Some degree of regulatory overlap is likely unavoidable when it comes to cannabis. Cannabis sits in an unusual position in Oregon in that it is either a regulated recreational substance, a quasi-prescription drug, or a statutorily-protected agricultural crop, depending on the context. Indeed, among the states with both medical and adult-use cannabis, Oregon isn’t an outlier. Alaska, California, Colorado, Massachusetts, Nevada and Maine use separate agencies to regulate medical and recreational cannabis, in addition to whichever agencies’ mandates oversee agriculture and food safety (Vermont and Michigan have not yet finalized adult-use regulations).

Washington is the only state with established medical and adult use marijuana programs that has fully consolidated regulation under a single agency, the Washington State Liquor and Cannabis Board (formerly the Washington State Liquor Control Board – Washington has found efficiencies in both regulating marijuana and not reordering stationary). This approach has not been without controversy. Oregon itself has seen similar disputes, some quite recently, as the state’s crowded field of cannabis regulators attempts to rein in the black market trade in Oregon-made marijuana. Striking a balance between patients’ access to medicine, a well-regulated adult use market, and increasing federal scrutiny will likely be an active experiment for years to come.

If the OCC’s draft recommendations are finalized, there’s no certainty as to what form a single Oregon cannabis regulatory agency would take. Extensive statutory changes would be necessary, followed by rule making and transition periods, so it is unlikely that Oregon will see anything more than incremental changes for some years. Even then, cannabis businesses will continue to be overseen by a whole alphabet’s worth of acronyms depending on their activities as employers, taxpayers, farmers, manufacturers, etc. The OCC was supposed to meet on November 27 to discuss and vote on recommendations, but that meeting has been pushed out until at least mid-December. We will post updates as new information becomes available.

It comes as no surprise that several Canadian cannabis company employees and investors will be traveling to the United States this week to attend the largest cannabis industry conference in the world, MJBizCon, in Las Vegas. The conference lists several Canadian companies among its speakers and will cover a variety of topics including investment, branding and an assessment of Canada’s first month of legalization, but for those wishing to cross the border into the U.S. for the conference, there are additional considerations that must be taken into account.

On October 9, 2018, United States Customs and Border Protection (CBP) revised its Policy Statement on Canada’s Legalization of Cannabis and Crossing the Border (the “Revised Statement”). Prior to this date, CBP had taken the position that merely being an employee (or an investor) of a legal cannabis business in Canada could result in inadmissibility under Section 212 of The Immigration and Nationality Act. See INA §212(a)(2)(C).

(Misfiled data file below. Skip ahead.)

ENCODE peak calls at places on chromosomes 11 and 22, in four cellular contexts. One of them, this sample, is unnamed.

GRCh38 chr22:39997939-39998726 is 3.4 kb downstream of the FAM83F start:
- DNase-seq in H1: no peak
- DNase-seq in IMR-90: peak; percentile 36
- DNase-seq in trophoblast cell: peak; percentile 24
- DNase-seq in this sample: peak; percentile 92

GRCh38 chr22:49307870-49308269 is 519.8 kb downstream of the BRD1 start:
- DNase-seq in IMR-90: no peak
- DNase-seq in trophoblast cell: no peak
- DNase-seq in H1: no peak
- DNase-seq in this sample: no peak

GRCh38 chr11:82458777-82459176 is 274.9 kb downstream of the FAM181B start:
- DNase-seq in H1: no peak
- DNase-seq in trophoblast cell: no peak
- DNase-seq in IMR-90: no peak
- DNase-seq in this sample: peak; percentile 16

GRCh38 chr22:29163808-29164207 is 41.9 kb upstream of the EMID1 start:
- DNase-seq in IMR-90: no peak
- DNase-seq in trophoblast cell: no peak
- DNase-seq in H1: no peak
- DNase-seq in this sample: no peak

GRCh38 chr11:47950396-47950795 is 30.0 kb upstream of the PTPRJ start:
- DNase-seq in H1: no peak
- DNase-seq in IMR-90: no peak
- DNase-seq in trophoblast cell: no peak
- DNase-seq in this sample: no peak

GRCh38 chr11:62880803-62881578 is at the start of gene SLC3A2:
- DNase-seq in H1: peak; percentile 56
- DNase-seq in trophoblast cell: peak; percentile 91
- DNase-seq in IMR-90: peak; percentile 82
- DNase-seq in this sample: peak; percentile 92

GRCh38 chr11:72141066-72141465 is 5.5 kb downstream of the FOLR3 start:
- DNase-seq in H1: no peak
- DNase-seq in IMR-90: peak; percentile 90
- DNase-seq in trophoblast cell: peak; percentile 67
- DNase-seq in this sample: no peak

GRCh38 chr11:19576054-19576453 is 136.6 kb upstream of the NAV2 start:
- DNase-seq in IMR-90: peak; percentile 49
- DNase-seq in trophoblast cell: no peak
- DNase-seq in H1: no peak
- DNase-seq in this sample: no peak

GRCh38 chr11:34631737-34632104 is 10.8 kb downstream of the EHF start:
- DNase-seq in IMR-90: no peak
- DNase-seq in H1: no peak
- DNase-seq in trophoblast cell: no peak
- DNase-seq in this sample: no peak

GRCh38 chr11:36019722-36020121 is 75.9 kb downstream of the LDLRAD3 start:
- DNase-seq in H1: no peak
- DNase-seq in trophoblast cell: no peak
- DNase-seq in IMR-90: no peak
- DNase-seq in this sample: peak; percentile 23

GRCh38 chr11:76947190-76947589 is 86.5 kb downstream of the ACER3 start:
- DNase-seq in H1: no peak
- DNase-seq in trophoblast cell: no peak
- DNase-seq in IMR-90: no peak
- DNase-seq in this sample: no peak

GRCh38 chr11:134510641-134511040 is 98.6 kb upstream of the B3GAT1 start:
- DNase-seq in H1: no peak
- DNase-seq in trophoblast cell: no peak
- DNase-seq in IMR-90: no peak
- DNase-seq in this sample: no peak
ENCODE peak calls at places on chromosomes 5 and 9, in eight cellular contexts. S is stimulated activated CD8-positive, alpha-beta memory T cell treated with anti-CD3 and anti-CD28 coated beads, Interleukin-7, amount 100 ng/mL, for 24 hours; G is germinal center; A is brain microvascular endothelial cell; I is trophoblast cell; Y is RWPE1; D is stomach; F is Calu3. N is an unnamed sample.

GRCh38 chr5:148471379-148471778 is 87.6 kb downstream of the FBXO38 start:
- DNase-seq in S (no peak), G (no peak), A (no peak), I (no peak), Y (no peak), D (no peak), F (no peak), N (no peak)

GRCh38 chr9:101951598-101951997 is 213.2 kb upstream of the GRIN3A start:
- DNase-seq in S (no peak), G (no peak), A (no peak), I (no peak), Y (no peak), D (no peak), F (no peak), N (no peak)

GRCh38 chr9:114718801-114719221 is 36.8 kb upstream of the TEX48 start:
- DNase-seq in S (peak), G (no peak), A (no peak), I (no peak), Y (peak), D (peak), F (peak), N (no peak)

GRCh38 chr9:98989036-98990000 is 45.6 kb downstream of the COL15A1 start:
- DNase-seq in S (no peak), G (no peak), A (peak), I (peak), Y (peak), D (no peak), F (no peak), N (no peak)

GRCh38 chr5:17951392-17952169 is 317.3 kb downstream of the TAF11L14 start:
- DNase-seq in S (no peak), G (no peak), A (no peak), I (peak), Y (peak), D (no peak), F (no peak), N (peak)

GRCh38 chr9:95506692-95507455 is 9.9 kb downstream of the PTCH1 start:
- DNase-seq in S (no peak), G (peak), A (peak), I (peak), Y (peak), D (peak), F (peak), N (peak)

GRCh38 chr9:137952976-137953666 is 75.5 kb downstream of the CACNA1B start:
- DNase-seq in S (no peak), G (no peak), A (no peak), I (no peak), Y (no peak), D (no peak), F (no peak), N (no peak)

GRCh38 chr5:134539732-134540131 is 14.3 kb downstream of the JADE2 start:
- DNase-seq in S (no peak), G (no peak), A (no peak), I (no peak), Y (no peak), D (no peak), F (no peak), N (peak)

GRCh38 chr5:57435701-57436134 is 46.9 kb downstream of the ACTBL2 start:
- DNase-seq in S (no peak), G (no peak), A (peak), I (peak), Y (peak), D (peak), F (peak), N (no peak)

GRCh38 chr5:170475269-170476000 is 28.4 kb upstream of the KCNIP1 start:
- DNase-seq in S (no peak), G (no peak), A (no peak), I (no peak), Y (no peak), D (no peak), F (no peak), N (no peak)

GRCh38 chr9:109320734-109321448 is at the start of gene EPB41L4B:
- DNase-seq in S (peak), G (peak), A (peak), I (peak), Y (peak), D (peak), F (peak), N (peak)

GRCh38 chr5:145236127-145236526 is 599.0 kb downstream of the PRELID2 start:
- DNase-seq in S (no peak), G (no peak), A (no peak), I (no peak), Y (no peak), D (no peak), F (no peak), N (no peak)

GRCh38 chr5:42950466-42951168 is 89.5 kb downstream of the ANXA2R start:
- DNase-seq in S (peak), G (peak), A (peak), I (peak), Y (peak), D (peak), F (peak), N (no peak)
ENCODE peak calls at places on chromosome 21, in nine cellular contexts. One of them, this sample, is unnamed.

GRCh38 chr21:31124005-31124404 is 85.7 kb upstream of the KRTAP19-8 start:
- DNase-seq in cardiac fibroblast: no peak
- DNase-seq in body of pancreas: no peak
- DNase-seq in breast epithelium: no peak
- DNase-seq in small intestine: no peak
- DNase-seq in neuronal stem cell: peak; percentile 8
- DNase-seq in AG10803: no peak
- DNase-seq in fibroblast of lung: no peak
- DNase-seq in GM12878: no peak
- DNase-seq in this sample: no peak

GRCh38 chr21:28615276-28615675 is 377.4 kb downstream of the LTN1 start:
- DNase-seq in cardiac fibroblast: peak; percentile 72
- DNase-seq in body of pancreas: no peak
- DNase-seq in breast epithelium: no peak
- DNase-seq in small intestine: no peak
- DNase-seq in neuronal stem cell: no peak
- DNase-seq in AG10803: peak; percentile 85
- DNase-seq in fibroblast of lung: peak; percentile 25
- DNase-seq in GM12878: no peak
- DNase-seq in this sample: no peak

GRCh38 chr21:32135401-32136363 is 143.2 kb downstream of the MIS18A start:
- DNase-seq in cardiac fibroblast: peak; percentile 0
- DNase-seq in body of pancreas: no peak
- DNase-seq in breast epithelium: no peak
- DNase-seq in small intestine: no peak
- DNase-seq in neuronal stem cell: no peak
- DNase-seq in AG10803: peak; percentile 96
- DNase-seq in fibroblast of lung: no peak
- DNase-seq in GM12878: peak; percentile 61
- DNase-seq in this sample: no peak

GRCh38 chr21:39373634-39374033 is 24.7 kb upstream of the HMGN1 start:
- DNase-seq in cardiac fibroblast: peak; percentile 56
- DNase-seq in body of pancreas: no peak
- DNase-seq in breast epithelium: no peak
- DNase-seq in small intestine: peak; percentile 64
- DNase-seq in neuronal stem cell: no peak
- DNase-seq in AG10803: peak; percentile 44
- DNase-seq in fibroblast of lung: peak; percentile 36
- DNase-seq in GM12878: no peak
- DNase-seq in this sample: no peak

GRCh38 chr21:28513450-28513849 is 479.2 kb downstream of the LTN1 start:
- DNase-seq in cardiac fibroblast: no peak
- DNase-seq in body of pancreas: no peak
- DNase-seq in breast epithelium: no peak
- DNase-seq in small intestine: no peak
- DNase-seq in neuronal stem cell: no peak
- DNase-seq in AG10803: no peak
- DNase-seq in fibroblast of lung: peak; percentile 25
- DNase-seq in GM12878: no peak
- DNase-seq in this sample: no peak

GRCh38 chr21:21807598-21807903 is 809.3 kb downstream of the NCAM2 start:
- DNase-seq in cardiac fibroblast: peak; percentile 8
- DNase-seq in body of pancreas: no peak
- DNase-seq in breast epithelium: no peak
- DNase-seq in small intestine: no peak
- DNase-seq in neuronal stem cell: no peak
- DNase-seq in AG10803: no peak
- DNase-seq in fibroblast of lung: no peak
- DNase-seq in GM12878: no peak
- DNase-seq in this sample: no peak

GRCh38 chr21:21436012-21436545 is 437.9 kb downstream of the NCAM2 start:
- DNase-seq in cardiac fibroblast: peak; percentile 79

INA §212(a)(2)(C) permanently bars an individual if a CBP officer has reason to believe that he or she is an illicit trafficker in a controlled substance, or a knowing assister, abettor, conspirator or colluder in illicit trafficking. Prior to the Revised Statement, there were already a number of reported cases of employees and investors of Canadian cannabis businesses receiving lifetime bans under INA §212(a)(2)(C). Although these cases appeared to be limited to ports of entry on the West Coast, they demonstrated that employees and investors of Canadian cannabis companies were being banned as illicit traffickers.

The Revised Statement was welcome news for employees and investors of Canadian cannabis companies as it opened up the possibility of travel to the U.S. once more, but with a very import caveat. The current position taken by CBP is as follows:

A Canadian citizen working in or facilitating the proliferation of the legal cannabis industry in Canada, coming to the U.S. for reasons unrelated to the cannabis industry will generally be admissible to the U.S. However, if a traveler is found to be coming to the U.S. for reason related to the cannabis industry, they may be deemed inadmissible.

The Revised Statement confirms that employees of Canadian cannabis companies should be admissible if their reasons for coming to the United States are “unrelated to the cannabis industry.” This clearly includes traveling purely for vacation (for example, visiting with family) and even business visitor activities that were completely unrelated to the cannabis industry.